BRIDGEPORT – On Wednesday November 1, Superior Court Judge William Clark ordered a new mayoral primary for Bridgeport. The new primary will presumably happen sometime in December. The decision by Clark comes after mayoral candidate, John Gomes’ attorney Bill Bloss presented video evidence showing several political operatives connected to Mayor Joe Ganim’s campaign allegedly stuffing absentee ballots into drop boxes located around the city. In his ruling, Clark said, “The videos are shocking to the court and should be shocking to all parties…” He further writes:

“The court finds the plaintiff (John Gomes) has met its burden of proof and established violations in the placing of absentee ballots into drop boxes by partisans who were not designated to handle such ballots and that the volume of ballots so mishandled is such that it calls the result of the primary election in serious doubt  and leaves the court unable to determine the legitimate result of the primary.”

Wednesday’s ruling comes as good news for Bridgeport voters who have been subjected to absentee ballot abuse and fraud for decades with no relief. It’s been an open secret in Bridgeport that the Democratic Party led by chairman Mario Testa and Mayor Joe Ganim rely on political operatives like the parties vice-chair, Wanda Geter-Pataky and others to manipulate election results through the absentee voting process. Geter-Pataky and former council woman and current city council candidate Eneida Martinez for their part in this year’s election scandal pled the 5th on the stand rather than answer questions about their activity.

So, what does Judge Clark’s groundbreaking ruling mean for Bridgeporters as we head to the polls on Tuesday, Nov. 7th? The short answer is we are not exactly sure. Judge Clark left the details about how the process for a new primary will work pretty vague in his ruling.

Below, we take a stab at answering some of the most pressing questions Bridgeport voters have been asking. Keep in mind that more clarification from the Judge is likely forthcoming as the court and the city moves through this unprecedented set of circumstances.

  1. What happens now that the Judge ordered a new primary? Judge Clark ordered all parties involved; the defendants (lawyers for the city of Bridgeport and Secretary of the State), and the plaintiff (John Gomes and his lawyer) to work out a plan and date for the new election. They have 10 days to complete the task. The public can expect to know the date of the new primary by November 10.
  2. Why isn’t Tuesday’s General election being cancelled? The Ct Supreme Court confirmed in the 2019 Bridgeport absentee ballot case Lazar v. Ganim that no one, not even the Judge or the Secretary of the State can change an election date once it’s on the calendar. So the Nov 7 general election must go on like normal. All of the candidates that previously qualified to be on the general election ballot are on the ballot. Those candidates represent multiple offices – Mayor, Town Clerk, City Clerk, City Council, Board of Education and Sheriff. Ballots for this election are already printed and Bridgeport voters have already started voting using absentee ballots.
  3. Will Tuesday’s election count? Yes and no. The only race affected by this court case is the mayor’s election. We think that because the Judge ordered a new primary, only the votes cast for mayor on November 7th will be invalid – so they won’t count.* However the elections for all other positions i.e. Town Clerk, City Clerk, City Council, Board of Education and Sheriff will count.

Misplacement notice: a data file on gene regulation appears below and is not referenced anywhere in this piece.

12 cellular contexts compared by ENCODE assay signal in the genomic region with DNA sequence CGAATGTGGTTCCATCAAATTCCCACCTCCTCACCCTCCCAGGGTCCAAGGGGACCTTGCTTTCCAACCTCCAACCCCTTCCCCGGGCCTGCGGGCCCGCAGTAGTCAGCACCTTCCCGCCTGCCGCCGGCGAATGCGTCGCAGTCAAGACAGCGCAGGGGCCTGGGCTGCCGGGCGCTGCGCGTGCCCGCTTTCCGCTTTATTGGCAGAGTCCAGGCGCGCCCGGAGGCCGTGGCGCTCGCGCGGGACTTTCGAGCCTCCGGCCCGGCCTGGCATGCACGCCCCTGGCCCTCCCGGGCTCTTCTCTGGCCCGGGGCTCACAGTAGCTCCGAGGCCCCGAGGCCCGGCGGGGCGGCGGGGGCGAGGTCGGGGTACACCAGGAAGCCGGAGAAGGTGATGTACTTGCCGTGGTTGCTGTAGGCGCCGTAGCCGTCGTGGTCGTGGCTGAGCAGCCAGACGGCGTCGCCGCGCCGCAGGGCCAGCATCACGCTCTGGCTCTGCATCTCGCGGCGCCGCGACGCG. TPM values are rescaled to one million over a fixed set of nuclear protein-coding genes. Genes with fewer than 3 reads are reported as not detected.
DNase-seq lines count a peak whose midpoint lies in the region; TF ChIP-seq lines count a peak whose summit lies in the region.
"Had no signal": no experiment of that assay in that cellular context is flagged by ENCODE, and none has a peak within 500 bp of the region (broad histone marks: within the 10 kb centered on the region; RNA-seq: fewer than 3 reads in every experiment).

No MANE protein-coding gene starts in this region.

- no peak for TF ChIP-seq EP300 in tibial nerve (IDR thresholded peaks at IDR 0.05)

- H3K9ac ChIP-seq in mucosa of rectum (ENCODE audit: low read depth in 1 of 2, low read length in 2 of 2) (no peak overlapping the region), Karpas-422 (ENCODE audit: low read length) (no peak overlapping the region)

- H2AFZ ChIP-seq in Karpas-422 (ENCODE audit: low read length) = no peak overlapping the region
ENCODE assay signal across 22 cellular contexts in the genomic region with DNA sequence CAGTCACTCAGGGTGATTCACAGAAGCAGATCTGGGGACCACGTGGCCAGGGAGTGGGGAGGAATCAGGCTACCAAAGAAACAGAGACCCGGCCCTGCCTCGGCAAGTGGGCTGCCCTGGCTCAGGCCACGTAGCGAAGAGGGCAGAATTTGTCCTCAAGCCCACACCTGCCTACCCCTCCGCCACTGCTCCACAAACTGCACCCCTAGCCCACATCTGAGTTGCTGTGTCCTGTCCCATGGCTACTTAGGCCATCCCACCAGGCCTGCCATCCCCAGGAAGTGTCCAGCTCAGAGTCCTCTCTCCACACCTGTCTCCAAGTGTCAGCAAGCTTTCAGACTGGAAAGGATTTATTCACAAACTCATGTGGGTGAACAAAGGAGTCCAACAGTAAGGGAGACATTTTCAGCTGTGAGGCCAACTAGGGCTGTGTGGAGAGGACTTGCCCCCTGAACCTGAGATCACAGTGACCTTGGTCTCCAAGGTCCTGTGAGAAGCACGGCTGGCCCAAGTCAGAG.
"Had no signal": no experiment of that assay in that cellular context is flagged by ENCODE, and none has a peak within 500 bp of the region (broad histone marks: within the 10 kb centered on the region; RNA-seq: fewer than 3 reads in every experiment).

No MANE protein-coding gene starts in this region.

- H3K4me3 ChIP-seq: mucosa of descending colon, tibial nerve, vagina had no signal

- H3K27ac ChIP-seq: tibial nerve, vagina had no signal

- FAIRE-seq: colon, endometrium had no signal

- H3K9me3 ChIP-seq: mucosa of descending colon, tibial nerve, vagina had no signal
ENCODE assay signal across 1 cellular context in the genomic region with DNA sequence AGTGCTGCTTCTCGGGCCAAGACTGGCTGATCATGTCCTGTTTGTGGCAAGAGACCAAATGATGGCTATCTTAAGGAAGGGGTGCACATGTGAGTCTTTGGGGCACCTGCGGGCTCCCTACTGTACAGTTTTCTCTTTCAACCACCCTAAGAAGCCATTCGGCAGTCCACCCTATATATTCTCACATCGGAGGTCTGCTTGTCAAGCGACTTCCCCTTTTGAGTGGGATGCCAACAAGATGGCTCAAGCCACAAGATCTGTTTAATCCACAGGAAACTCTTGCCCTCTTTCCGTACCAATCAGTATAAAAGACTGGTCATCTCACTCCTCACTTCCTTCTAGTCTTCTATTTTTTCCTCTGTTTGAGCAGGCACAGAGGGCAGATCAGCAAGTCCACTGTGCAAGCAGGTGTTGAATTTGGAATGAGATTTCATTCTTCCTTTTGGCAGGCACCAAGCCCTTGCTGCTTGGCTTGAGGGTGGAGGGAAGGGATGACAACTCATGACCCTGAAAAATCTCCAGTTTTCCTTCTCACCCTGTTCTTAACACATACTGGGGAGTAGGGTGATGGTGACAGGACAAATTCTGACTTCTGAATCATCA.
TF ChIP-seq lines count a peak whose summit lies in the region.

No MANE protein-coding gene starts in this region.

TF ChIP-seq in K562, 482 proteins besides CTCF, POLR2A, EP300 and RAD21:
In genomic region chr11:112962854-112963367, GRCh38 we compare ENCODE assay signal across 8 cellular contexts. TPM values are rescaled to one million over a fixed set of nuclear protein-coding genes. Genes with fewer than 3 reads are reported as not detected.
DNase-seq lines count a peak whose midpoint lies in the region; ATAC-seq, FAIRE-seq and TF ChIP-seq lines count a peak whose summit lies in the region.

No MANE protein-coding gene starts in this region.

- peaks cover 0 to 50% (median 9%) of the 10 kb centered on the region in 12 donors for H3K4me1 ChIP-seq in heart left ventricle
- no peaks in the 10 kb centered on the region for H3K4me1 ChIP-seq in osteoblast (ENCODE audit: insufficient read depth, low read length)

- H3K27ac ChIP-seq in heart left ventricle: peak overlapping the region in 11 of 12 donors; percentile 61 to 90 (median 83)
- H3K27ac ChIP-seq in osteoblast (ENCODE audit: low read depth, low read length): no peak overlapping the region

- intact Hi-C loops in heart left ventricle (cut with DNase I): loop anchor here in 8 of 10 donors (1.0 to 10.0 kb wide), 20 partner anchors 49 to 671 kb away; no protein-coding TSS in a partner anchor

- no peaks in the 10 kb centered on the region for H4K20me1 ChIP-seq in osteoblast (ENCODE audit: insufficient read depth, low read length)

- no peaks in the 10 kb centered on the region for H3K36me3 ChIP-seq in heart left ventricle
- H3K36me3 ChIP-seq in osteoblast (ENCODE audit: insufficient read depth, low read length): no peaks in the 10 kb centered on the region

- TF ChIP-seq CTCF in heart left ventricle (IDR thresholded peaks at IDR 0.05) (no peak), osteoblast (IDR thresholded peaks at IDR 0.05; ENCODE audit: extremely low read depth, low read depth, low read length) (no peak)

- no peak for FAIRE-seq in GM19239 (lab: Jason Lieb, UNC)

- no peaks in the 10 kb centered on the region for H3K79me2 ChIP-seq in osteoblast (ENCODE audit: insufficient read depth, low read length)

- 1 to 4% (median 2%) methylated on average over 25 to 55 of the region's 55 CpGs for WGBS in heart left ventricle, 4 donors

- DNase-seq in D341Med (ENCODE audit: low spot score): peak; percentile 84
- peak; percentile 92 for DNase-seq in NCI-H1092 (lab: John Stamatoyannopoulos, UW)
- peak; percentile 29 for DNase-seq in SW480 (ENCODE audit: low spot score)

4. Because the Judge ordered Bridgeport to hold a new primary will Senator Marilyn Moore and Lamond Daniels have an opportunity to re-qualify for the primary election? Our guess is no. There was no evidence presented in the case that indicated that there was a problem with the petitioning process.
  5. If there’s a new primary election and John Gomes wins, does that mean there will be a new general election too? Yes. We anticipate that if John Gomes wins the new primary election, a new general election will happen in January 2024. He will then be the official Democratic Party candidate. Joe Ganim will loose his spot on the general election ballot as the top Democrat.
  6. We read that the SEEC has opened an investigation into whether Mayor Joe Ganim actually lives in Bridgeport. If they conclude that his main domicile – where he lays his head every night – is not in Bridgeport therefor he was never qualified to be mayor in the first place, will he still be allowed to run for mayor? It’s not likely that the SEEC will complete that investigation before the new primary and general election so his residency will have no bearing on this new election.
  7. Why haven’t people been arrested? Didn’t Mayor Joe Ganim’s campaign get caught in 2019 for absentee ballot abuse, manipulation and fraud when Marilyn Moore ran against him? Bridgeport voters are still waiting to hear about the status of possible criminal investigations by Connecticut’s Chief State’s Attorney office stemming from the 2019 mayoral election. We do know that three people connected to Mayor Joe Ganim’s 2019 campaign including Wanda Geter-Pataky and Councilman, Alfredo Castillo were recommended by the state elections enforcement committee (SEEC) for criminal investigations.

This post was updated from a previous version published on Nov 1, 2023. When/if more information becomes available we will update the content accordingly. Interested in reading the Judges ruling for yourself you can do it here.

*Bill Bloss, attorney for John Gomes has offered several possible scenarios about what could happen as a result of Tuesday’s election for mayor, indicating he believes the votes for mayor will count. But until we get clarification from the court, we’re just not sure. Judge Clark ordered a new primary, period. He did not offer “what ifs” about Tuesday’s results. Check out this CT Post article for more details.